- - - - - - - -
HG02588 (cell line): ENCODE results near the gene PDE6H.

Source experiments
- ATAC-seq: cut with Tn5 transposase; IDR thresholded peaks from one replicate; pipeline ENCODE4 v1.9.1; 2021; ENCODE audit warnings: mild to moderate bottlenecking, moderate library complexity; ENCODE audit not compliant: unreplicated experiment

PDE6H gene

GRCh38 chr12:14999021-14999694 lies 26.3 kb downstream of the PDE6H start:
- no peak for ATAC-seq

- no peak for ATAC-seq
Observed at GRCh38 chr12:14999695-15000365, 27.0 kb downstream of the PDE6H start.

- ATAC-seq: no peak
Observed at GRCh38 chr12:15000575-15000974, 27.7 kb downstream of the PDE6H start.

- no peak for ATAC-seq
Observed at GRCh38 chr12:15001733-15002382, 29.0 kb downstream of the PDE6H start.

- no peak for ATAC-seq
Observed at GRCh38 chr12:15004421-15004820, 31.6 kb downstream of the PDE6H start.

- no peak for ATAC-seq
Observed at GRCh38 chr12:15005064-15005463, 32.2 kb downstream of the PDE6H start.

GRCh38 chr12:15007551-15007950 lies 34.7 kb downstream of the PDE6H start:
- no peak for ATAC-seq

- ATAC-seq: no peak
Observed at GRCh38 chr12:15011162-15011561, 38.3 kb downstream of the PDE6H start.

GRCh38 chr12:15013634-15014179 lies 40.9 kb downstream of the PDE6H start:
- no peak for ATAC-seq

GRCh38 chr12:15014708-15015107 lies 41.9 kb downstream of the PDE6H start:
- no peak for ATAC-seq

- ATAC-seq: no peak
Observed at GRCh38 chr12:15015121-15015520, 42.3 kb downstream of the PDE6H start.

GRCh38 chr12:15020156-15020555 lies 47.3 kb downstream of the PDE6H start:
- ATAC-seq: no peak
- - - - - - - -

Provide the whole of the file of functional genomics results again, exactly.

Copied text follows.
HG02588 (cell line): ENCODE results near the gene PDE6H.

Source experiments
- ATAC-seq: cut with Tn5 transposase; IDR thresholded peaks from one replicate; pipeline ENCODE4 v1.9.1; 2021; ENCODE audit warnings: mild to moderate bottlenecking, moderate library complexity; ENCODE audit not compliant: unreplicated experiment

PDE6H gene

GRCh38 chr12:14999021-14999694 lies 26.3 kb downstream of the PDE6H start:
- no peak for ATAC-seq

- no peak for ATAC-seq
Observed at GRCh38 chr12:14999695-15000365, 27.0 kb downstream of the PDE6H start.

- ATAC-seq: no peak
Observed at GRCh38 chr12:15000575-15000974, 27.7 kb downstream of the PDE6H start.

- no peak for ATAC-seq
Observed at GRCh38 chr12:15001733-15002382, 29.0 kb downstream of the PDE6H start.

- no peak for ATAC-seq
Observed at GRCh38 chr12:15004421-15004820, 31.6 kb downstream of the PDE6H start.

- no peak for ATAC-seq
Observed at GRCh38 chr12:15005064-15005463, 32.2 kb downstream of the PDE6H start.

GRCh38 chr12:15007551-15007950 lies 34.7 kb downstream of the PDE6H start:
- no peak for ATAC-seq

- ATAC-seq: no peak
Observed at GRCh38 chr12:15011162-15011561, 38.3 kb downstream of the PDE6H start.

GRCh38 chr12:15013634-15014179 lies 40.9 kb downstream of the PDE6H start:
- no peak for ATAC-seq

GRCh38 chr12:15014708-15015107 lies 41.9 kb downstream of the PDE6H start:
- no peak for ATAC-seq

- ATAC-seq: no peak
Observed at GRCh38 chr12:15015121-15015520, 42.3 kb downstream of the PDE6H start.

GRCh38 chr12:15020156-15020555 lies 47.3 kb downstream of the PDE6H start:
- ATAC-seq: no peak